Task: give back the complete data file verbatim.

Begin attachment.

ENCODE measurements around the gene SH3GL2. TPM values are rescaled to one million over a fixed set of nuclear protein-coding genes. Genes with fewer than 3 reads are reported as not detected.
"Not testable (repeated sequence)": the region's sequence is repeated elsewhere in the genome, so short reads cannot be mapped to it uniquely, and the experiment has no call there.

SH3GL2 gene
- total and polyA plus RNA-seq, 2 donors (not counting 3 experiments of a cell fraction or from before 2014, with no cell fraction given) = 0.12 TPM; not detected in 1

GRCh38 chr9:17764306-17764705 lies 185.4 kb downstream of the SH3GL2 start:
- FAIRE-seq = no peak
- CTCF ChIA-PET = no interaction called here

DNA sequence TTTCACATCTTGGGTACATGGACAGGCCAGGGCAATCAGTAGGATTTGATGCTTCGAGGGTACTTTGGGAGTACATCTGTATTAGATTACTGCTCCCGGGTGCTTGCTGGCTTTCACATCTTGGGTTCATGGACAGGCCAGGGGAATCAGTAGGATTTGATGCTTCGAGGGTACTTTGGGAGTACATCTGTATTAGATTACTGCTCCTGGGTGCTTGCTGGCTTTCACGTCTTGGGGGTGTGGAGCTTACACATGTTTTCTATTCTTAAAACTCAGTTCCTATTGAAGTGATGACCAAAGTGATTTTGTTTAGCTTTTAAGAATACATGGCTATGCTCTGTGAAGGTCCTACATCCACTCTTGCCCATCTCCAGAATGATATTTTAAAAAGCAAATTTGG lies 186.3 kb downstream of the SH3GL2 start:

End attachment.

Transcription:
ENCODE measurements around the gene SH3GL2. TPM values are rescaled to one million over a fixed set of nuclear protein-coding genes. Genes with fewer than 3 reads are reported as not detected.
"Not testable (repeated sequence)": the region's sequence is repeated elsewhere in the genome, so short reads cannot be mapped to it uniquely, and the experiment has no call there.

SH3GL2 gene
- total and polyA plus RNA-seq, 2 donors (not counting 3 experiments of a cell fraction or from before 2014, with no cell fraction given) = 0.12 TPM; not detected in 1

GRCh38 chr9:17764306-17764705 lies 185.4 kb downstream of the SH3GL2 start:
- FAIRE-seq = no peak
- CTCF ChIA-PET = no interaction called here

DNA sequence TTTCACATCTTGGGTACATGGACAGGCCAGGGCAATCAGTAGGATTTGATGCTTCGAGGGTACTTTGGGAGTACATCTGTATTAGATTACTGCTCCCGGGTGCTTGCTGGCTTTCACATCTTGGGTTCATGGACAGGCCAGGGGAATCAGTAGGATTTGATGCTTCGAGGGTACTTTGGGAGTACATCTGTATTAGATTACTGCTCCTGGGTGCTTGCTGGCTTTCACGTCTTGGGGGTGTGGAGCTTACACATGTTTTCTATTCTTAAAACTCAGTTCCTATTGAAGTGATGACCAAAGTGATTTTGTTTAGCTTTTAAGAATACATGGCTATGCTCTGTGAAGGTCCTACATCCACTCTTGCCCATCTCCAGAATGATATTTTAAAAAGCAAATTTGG lies 186.3 kb downstream of the SH3GL2 start: